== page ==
Mr Hazzard: I thank the Minister for his answers thus far. I welcome his withdrawal of what was an ill-advised planning application at new quay, Strangford, this month, which would have deprived local people of ongoing access to the lough. Will the Minister now bring forward proposals to develop Newry quay, in Strangford village, which is owned by DRD, as a vehicle to service local tourism and, perhaps, to service sea-based tidal and wind farms that are being built off the coast in that area?
Mr Kennedy: The Member has wandered slightly off the subject, I suppose to his own advantage. We will make ourselves available to meet with and discuss further initiatives with relevant and interested agencies such as the local council and, perhaps, the Northern Ireland Tourist Board or whichever government agency or Department wishes to engage with us. There is much work to do to resolve the current situation, but simply withdrawing the planning application is a significant signal of my thinking on this issue.
Mr Principal Deputy Speaker: Question 6 has been withdrawn
Parking Charges: Magherafelt
Mr Kennedy: My officials are making the necessary legislative changes via a new off-street parking order, which will see the tariff in Central car park, Magherafelt, reduced to 40p for three hours. The proposal is to be advertised in the local Magherafelt newspapers on 30 September, which is today. The new arrangement is expected to be in operation by November 2013.
Following a request from Magherafelt District Council, my officials also visited the Rainey Street, Central and Union Road pay-and-display car parks on 12 June 2013 to distribute information leaflets and speak to customers to promote the benefits of using Parkmobile to pay for parking. The Parkmobile cashless payment system is available in all my Department's pay-and-display off-street car parks and on-street charge car-parking locations throughout Northern Ireland. That system provides customers with a method to pay for parking other than using coins at the pay-and-display machines.
Usage of the Parkmobile system over Northern Ireland stands at 4%, with 35,000 vehicles registered and 128,000 transactions since January. If local councils feel that local economies would benefit from a relaxation of on-street charges in Roads Service's car parks, officials will be happy to engage with them to explore what may be feasible.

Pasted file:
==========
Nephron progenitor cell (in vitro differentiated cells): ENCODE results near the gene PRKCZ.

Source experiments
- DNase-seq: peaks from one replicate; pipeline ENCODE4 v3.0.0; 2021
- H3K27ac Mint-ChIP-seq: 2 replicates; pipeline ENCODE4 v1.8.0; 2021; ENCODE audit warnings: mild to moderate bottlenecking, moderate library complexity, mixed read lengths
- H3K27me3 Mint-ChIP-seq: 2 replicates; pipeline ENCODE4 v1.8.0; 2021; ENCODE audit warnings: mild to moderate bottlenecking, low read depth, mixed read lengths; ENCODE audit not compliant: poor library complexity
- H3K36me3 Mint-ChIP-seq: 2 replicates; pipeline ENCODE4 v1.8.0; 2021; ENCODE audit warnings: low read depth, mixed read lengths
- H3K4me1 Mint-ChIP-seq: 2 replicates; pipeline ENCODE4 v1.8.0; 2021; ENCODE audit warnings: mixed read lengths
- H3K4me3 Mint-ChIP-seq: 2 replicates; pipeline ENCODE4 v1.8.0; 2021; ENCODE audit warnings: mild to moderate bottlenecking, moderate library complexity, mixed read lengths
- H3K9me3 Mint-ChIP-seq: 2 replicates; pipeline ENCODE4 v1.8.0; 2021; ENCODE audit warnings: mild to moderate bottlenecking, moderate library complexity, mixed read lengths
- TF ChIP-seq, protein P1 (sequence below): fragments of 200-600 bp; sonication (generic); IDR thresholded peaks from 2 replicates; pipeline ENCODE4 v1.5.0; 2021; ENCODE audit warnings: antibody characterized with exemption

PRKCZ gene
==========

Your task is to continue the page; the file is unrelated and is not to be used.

Officials recently accommodated a request from Newtownabbey Borough Council to introduce free car parking in The Square car park in Ballyclare on Saturdays during March 2013 and are considering a request for a similar arrangement for Saturdays in December 2013 and January 2014.
Mr I McCrea: The Minister has certainly been listening on the issue. There is no doubt that businesses and residents in the Magherafelt area will welcome his decision. However, the decision to introduce charges in the Central car park and to make approximately 50% of spaces pay-and-display rather than free has had a knock-on effect and caused difficulties in nearby streets. I have written to the Minister on the issue. Will he ensure that, where the charges have been introduced, footpaths are not obstructed for disabled people or parents pushing children in prams?
Mr Kennedy: I am grateful to the Member for his supplementary question. We will take those comments on board, particularly in respect of safety issues. The issue of car-parking fees can be challenging, but we have sought to strike a reasonable balance. Such charges are necessary to keep traffic moving and to ensure turnover so that shops can benefit from more regular visits from people who want to come into towns such as Magherafelt.
Mrs Overend: I thank the Minister for his action in Magherafelt. I have met him a couple of times on the issue. I place on record my thanks to him for that.
Will the Minister update the House on the progress with Parkmobile since it was first piloted in Belfast?
Mr Kennedy: I am grateful to the Member for her positive comments and for her role in bringing forward those issues about Magherafelt.
Parkmobile was first piloted in Belfast in 2011. By 2012, usage was at 4%, and by 2013, that had more than doubled to 9%. Therefore, just shy of one in 10 of all payments in Belfast is now being made through the Parkmobile system. The system was introduced throughout Northern Ireland in November 2012, and usage was around 4%. As anticipated, I hope that that will increase over the next 12 months, as was the case in Belfast.
The system is being promoted in towns throughout Northern Ireland, and the public response from those who have engaged has been positive. At this early stage, I am pleased with the one-in-10 usage in Belfast and one-in-25 usage throughout Northern Ireland. We will continue to monitor progress and hope that we can promote it further.
Mr Sheehan: Go raibh maith agat, a Phríomh-LeasCheann Comhairle. Gabhaim buíochas leis an Aire as ucht a fhreagra. I thank the Minister for his answers thus far. Has he any plans to introduce machines in DRD parking facilities that give change, and, particularly in parking facilities close to the border, machines that accept euros?